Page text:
Straight Talk on Debt: What's on Your Money Mind?

A Straight Talk on Debt

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Straight Talk on Debt: What's on Your Money Mind?

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IStraight Talk on Debt: What's on Your Money Mind?f you and I were engaging in small talk and I asked you, "What's on your money mind?" What would you say? Would your thoughts be different if you were on a couch at the psychiatrist's office and because your psychiatrist is bound by patient confidentiality and can't tell anyone, you say what's really on your mind?

"I can't sleep because I am worried about paying the bills."

"My spouse and I are fighting about money, all the time."

"I feel like a failure because I let myself get into debt."

These thoughts are typically not ones you would share with a friend or relative during a conversation, but behind closed doors where your secrets are safe you feel you can let the feelings you are having out. Talking to someone even if it's not your psychiatrist just might help.

This week I challenge each of you to share what's on your money mind with someone, a friend, your spouse, a relative or even your CareOne family. Then check out these great reads to understand the deeper psychological reasons we all slip up sometimes when it comes to personal finance.

  • 10 Reasons You Are Still Poor @InvestItWisely "Poverty is not only a state of being; it is a state of the mind. You are poor because you want to be poor, not because your parents were poor, or because you were born into a poor family."
  • Punch Impatience In The Face @punchdebt "Debt is nothing but impatience."
  • Are You Always Ready To Fight Financially? @Money_Reasons "In many ways, we are at war on the personal finance front. We are continually getting bombarded with spending opportunities (really traps and tricks), both from TV and peers. We need to be ready to fight financially to get the best deals and protect our financial health."
  • Pay Off Debt Without Earning More, Changing Your Habits, or Spending Less @craigeford "Here's a simple math equation. (I hope it's honest and not discouraging) How long did it took you to get into debt x 3 = how long (or more) it will take you to get out of debt."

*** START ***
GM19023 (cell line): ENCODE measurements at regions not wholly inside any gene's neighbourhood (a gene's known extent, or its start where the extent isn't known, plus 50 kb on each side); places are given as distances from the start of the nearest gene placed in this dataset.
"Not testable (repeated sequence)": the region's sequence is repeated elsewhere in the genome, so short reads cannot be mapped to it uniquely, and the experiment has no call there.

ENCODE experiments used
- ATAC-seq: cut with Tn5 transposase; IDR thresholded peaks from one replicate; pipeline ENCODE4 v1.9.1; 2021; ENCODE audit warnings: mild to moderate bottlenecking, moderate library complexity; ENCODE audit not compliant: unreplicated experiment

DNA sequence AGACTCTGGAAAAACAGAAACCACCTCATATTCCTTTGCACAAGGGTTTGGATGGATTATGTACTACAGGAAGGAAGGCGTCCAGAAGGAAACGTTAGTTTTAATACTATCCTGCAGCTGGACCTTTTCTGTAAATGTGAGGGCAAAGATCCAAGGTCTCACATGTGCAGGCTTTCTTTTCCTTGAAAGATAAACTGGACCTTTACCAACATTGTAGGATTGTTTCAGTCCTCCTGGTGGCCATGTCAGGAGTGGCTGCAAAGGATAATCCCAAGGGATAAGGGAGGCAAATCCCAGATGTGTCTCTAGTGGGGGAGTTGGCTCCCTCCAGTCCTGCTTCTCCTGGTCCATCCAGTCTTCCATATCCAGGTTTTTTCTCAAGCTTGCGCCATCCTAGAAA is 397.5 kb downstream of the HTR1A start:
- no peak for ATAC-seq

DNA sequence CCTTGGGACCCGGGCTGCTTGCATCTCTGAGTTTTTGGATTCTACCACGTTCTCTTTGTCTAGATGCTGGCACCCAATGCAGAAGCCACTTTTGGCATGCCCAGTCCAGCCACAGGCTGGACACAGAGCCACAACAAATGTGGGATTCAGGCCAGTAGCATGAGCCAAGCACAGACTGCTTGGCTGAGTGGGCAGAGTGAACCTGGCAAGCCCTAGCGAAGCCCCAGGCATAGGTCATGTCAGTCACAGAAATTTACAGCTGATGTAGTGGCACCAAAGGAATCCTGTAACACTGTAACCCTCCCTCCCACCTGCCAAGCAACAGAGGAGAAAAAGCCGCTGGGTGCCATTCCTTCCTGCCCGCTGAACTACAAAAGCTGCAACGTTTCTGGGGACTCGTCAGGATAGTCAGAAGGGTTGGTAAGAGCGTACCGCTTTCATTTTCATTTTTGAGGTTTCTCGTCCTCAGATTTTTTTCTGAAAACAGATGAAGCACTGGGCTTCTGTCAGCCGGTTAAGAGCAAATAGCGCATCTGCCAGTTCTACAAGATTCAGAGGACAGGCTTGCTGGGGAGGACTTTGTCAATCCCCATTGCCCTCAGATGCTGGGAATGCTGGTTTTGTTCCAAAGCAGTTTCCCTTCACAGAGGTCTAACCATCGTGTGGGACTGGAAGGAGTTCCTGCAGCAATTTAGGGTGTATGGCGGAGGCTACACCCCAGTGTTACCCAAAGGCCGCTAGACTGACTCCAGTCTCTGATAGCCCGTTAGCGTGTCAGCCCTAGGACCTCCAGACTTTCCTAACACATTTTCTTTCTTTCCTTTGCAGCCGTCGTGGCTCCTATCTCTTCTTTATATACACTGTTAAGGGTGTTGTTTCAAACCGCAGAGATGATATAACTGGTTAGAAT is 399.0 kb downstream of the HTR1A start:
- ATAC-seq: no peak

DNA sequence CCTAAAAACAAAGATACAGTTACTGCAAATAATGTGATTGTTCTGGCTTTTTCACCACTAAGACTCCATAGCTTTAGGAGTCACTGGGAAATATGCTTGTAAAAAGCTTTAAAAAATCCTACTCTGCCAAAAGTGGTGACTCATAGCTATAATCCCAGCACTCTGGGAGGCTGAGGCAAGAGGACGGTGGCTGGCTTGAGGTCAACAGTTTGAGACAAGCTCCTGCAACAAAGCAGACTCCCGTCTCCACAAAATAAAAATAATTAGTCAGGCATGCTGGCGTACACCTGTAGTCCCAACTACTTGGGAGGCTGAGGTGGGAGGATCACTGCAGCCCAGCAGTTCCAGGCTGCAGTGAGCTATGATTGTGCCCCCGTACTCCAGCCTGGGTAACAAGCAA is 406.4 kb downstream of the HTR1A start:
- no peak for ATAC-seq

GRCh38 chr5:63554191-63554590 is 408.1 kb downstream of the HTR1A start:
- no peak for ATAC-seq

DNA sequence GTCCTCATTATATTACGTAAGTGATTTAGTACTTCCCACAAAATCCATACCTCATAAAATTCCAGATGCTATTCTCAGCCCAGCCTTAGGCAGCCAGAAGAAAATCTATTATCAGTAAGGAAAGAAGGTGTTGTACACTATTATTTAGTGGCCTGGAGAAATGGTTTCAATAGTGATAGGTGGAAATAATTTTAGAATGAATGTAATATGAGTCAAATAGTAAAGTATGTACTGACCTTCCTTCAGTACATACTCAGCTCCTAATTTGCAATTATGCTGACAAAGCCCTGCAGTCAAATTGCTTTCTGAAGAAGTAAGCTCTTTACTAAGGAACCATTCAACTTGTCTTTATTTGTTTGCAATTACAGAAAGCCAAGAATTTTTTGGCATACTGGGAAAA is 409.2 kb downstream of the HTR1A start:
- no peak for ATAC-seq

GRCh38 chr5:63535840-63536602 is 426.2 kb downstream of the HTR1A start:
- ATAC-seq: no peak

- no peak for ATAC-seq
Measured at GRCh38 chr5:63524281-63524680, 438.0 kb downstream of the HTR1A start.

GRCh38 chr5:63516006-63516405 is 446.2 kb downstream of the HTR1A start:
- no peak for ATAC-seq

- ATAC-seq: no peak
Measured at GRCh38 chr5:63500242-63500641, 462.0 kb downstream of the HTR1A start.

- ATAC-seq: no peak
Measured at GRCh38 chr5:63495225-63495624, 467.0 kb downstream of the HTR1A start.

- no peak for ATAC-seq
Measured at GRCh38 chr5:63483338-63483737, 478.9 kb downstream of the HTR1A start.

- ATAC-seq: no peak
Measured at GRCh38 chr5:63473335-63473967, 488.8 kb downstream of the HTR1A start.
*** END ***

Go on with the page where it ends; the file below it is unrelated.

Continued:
• Know Your Spending Triggers To Change Your Financial Behavior @freefrombroke "What can be more beneficial than learning what broad category you fit into is to identify your spending triggers and how to deal with them."
  • Learning From The World's Happiest People @financialsamura "It's a curious case where everything is fine if you and all your friends make the same amount. As soon as one friend gets a raise and promotion, things suddenly feel a little less warm and fuzzy. And when your childhood friend turns out to have started a company that sold for millions of dollars, then your $60,000 a year income feels like dog food!"
  • Saving Money Daily: Is It A State Of Mind? @DrDeanBurke "Saving money daily means being aware of your long and short-term financial goals, and when confronted with spending choices, you take a minute and be sure the choice fits your plans."
  • Staying Away from Unnecessary Debt "Just mentioning or thinking about the word debt is enough to make most anyone cringe. No one in their right mind likes it, but it is something that almost all of us - at one time or another - are going to have to deal with. However, if you know how to manage it wisely, and most importantly, don't take on more than you can handle, you should be just fine. We will briefly go over some of the basics of debt to provide you with a better understanding of it."
  • Forget Prince Charming, Let's Save Our Own Financial Lives @PTMoney "One of the biases mentioned in the talk is called the "Prince Charming" bias. Meaning, we tend to think that something or someone will come along and solve our financial problems for us, even though it's very unlikely. Here are some takeaways I had from that point."
  • Control Your Inner Child: Needs Vs Wants @ontargetcoach "Let's be honest, needs aren't very sexy or fun, but they have to be taken care of. Utilities, rent/mortgages, groceries, gas, etc are part of life and must come first. The four walls: If you're in a financial crisis, these might be all you can afford to pay. Housing, food, transportation, and utility payments must be protected before other debts or wants are purchased. Wants are the impulse buys at the checkout stand and the flowers given 'just because'. Wants have a place in your budget, but they won't keep you on track to achieving your financial goals if you give in to them too often."

Suzanne CramerSuzanne Cramer

Suzanne is a Certified Personal Finance Counselor® for CareOne Services, Inc. and is a Social Media Specialist. Suzanne supports the Ask the Expert forums as a coach and writes for A Straight Talk on Debt. 

To follow Suzanne on Twitter click here!

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  • Thanks for the mention!

  • Suzanne, thanks for mention!

  • @Glen Craig & @Brent Pittman You are welcome!

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